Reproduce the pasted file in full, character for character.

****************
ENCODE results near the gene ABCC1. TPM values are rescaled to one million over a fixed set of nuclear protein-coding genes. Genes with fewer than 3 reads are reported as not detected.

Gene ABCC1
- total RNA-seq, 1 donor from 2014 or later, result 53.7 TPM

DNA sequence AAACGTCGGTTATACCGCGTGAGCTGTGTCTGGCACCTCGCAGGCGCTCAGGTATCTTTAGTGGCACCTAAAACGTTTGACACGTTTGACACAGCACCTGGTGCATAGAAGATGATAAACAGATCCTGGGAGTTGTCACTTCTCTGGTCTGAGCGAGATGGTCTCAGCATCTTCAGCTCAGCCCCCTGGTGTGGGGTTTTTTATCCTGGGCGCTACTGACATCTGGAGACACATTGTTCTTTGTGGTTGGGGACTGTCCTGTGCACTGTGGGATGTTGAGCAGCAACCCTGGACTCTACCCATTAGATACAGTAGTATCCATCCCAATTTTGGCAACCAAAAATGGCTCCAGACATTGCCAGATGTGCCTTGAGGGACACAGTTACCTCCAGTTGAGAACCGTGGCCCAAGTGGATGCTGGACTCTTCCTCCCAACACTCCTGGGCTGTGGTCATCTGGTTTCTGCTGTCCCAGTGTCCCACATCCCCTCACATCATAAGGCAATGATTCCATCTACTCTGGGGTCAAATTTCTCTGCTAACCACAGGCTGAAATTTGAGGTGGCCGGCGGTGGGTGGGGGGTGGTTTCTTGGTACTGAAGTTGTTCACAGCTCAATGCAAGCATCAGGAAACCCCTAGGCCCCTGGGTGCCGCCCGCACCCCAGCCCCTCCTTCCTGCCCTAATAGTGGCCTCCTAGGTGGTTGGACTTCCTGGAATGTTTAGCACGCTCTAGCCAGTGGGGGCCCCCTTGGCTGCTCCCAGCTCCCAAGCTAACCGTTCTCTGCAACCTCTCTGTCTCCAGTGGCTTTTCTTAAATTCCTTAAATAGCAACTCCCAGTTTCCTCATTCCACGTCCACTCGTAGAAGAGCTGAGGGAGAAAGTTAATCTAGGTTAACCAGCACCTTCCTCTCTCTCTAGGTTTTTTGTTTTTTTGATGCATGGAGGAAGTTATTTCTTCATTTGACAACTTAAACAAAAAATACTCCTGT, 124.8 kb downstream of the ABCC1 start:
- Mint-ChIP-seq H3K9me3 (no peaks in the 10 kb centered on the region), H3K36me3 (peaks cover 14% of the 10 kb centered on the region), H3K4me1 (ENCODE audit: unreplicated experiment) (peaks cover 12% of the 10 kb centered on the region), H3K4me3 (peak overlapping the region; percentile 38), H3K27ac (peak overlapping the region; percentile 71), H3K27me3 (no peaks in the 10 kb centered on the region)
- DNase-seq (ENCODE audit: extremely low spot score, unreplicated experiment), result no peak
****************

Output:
ENCODE results near the gene ABCC1. TPM values are rescaled to one million over a fixed set of nuclear protein-coding genes. Genes with fewer than 3 reads are reported as not detected.

Gene ABCC1
- total RNA-seq, 1 donor from 2014 or later, result 53.7 TPM

DNA sequence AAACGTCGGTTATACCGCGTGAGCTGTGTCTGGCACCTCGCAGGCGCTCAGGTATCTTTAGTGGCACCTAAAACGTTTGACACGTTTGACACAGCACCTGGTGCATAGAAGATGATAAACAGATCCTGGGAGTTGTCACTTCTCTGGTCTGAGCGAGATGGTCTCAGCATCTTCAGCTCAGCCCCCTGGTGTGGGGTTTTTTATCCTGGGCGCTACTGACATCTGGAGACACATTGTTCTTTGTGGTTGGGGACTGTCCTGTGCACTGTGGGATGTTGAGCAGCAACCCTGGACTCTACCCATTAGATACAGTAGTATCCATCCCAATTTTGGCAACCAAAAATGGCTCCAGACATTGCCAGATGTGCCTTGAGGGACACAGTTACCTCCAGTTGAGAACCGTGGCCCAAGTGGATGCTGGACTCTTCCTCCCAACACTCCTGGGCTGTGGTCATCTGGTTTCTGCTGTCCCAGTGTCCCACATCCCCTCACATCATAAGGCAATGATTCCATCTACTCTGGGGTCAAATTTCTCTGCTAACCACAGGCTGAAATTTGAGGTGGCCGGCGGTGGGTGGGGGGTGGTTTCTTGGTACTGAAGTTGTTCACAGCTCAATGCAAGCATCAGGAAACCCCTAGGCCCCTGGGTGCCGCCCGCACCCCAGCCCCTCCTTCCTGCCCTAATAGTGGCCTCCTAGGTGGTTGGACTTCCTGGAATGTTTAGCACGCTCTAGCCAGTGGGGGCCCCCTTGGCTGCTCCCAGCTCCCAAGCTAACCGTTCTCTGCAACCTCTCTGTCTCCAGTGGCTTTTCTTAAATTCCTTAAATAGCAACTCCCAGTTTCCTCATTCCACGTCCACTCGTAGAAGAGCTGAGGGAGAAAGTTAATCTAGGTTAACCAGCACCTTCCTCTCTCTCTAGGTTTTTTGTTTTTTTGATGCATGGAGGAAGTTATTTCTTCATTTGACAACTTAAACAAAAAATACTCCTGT, 124.8 kb downstream of the ABCC1 start:
- Mint-ChIP-seq H3K9me3 (no peaks in the 10 kb centered on the region), H3K36me3 (peaks cover 14% of the 10 kb centered on the region), H3K4me1 (ENCODE audit: unreplicated experiment) (peaks cover 12% of the 10 kb centered on the region), H3K4me3 (peak overlapping the region; percentile 38), H3K27ac (peak overlapping the region; percentile 71), H3K27me3 (no peaks in the 10 kb centered on the region)
- DNase-seq (ENCODE audit: extremely low spot score, unreplicated experiment), result no peak